Feuding Fire Companies – Hope and United, September 16, 1871

The Virginian newspaper reported on September 16,1871: About 9 o'clock on Saturday evening an outrage occurred in this city which, if the perpetrators are not brought to justice a foul blot will be cast upon the fair fame of our community, and which, occurring at this peculiar time, cannot be too strongly reprobated. For some time past a feeling of ill-will has been nursed and kept warm by several unfortunate collisions. On Saturday night it culminated in a wanton assault made by a number of the members of one company upon the other, and in the affray several parties were wounded by pistol shots.

Some 20-40 members of the United Hose Company in revenge for an alleged assault committed upon one of their members the previous night, proceeded to the Hope engine house. After ringing the bell the United took the hose reel out of the engine house. Only one member of the Hope was at the engine house at that time, and as he ran out he was fired upon twice. When he made his way back to the station house the alarm was sounded. The crowd marched down to Main Street, where a party of the members of the Hope stood collected nearly in front of the Atlantic saloon. A quarrel ensued, when there commenced an indiscriminate fire of pistols.

But, few of the Hope were armed, but some 20 shots were fired on both sides in the melee, while sticks and stones were freely used. The firing continued for some minutes, and several parties were injured. The attacking party then drew off and scattered. The wounded men were taken in charge and attended to. James Dernay, member of the United, was fatality shot in the back. The ball went through his body and lodged under the skin over the abdomen. Firefighter Dernay was taken to his house on Water Street to receive medical attention. He died 2 days later.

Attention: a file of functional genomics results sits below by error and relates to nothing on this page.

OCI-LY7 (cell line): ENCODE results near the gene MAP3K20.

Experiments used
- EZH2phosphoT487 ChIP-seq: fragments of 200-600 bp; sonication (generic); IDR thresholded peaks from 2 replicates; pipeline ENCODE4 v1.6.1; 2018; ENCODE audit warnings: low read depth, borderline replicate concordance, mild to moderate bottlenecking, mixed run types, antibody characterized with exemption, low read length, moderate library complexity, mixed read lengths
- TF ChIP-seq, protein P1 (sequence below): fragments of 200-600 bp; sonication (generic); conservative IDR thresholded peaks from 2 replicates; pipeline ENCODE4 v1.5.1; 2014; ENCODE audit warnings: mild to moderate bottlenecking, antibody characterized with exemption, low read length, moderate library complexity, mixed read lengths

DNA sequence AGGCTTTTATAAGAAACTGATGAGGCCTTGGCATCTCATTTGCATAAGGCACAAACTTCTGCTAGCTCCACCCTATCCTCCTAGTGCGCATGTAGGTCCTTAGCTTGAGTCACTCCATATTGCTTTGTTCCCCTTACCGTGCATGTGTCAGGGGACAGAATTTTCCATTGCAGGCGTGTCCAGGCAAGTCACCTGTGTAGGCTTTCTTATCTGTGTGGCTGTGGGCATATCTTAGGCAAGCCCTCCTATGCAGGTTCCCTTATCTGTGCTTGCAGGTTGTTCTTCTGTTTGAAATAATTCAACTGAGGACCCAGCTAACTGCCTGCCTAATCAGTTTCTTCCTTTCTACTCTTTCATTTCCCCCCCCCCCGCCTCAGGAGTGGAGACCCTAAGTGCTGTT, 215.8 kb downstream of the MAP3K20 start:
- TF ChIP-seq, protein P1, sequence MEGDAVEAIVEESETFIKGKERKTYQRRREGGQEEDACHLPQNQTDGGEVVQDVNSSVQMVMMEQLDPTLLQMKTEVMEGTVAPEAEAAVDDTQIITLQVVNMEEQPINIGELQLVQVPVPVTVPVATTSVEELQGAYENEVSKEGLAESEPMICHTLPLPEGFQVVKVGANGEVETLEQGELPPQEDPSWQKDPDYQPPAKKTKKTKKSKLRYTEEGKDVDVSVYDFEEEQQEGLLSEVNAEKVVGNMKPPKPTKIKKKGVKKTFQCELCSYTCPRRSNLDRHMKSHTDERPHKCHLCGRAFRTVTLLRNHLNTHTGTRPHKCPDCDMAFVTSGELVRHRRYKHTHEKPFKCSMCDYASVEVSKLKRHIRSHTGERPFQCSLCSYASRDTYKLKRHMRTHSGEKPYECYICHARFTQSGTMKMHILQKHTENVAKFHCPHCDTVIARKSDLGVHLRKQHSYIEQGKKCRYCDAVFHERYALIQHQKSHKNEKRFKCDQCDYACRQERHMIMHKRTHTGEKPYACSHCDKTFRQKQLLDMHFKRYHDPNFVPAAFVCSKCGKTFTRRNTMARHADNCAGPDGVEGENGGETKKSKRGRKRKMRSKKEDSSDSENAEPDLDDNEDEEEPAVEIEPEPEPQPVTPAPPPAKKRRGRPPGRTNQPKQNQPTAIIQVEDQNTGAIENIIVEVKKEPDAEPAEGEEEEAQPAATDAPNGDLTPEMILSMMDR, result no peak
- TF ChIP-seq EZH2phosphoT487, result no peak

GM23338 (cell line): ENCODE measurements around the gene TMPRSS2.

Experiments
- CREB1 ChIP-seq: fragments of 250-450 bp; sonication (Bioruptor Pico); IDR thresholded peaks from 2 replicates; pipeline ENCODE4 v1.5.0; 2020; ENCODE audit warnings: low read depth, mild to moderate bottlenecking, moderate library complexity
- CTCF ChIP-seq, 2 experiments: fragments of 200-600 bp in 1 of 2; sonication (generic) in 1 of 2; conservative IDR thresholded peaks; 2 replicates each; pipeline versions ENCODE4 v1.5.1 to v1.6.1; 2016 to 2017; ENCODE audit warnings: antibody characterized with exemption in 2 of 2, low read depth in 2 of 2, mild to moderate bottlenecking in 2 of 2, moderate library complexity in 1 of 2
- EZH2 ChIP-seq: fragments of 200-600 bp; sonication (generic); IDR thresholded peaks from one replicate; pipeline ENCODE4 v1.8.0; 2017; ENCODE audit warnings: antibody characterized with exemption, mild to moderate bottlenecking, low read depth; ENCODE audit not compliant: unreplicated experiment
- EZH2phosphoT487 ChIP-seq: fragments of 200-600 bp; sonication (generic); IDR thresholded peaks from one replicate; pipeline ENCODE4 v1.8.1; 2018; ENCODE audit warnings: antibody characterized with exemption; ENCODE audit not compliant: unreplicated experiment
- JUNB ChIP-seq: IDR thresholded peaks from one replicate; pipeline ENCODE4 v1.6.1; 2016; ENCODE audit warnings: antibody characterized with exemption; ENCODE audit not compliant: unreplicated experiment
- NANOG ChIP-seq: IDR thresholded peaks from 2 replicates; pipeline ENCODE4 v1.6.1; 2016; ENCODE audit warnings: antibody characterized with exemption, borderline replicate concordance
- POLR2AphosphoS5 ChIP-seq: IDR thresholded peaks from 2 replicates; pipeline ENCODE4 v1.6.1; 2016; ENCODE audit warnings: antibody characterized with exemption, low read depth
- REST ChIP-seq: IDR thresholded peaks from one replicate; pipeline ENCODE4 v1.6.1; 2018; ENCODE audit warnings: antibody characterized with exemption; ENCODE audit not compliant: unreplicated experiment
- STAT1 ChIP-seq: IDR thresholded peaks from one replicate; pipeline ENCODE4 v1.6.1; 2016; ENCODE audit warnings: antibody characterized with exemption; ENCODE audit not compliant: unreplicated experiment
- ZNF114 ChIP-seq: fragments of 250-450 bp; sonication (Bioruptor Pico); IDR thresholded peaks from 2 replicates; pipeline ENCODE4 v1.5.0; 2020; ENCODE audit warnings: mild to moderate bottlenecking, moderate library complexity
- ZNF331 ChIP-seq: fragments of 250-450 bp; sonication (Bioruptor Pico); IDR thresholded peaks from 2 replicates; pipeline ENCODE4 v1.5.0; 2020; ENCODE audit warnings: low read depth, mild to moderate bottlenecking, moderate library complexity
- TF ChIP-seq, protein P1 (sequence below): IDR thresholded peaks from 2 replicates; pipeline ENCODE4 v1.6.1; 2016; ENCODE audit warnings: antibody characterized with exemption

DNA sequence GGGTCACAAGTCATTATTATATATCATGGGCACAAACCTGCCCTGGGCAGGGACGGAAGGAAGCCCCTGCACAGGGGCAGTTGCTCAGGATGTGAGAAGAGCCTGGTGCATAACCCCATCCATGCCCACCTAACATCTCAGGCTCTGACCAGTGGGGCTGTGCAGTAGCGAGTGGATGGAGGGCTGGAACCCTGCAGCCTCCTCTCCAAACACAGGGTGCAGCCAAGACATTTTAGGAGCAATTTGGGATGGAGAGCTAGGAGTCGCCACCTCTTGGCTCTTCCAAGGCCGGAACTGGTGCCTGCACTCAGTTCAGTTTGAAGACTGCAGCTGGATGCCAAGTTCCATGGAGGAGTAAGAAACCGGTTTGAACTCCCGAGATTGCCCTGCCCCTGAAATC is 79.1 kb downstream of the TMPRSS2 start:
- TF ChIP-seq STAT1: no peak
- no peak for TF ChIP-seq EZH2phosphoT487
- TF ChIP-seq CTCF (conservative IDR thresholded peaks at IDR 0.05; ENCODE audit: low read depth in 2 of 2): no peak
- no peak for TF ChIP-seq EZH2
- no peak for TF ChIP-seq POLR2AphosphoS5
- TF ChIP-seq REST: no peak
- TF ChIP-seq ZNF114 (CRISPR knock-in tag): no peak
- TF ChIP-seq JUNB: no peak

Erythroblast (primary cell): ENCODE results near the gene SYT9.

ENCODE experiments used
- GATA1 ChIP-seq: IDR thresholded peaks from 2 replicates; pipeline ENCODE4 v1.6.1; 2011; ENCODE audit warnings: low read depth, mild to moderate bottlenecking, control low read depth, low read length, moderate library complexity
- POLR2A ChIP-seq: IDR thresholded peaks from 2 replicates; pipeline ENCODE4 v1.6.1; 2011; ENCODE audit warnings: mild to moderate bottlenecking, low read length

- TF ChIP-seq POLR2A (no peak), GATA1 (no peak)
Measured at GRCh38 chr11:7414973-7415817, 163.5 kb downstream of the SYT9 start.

"Nothing short of a paid fire department will meet the exigencies of our position. The feud is too bitter to allow us to believe that these two companies can continue their organized existence without further bloodshed and danger to the public. We can conceive of no apology for this daring violation of the laws, and the community stands aghast at a realization of the fact that so large a number of our firemen have been found ready to participate in a deadly encounter in the chief thoroughfare of our city."

 
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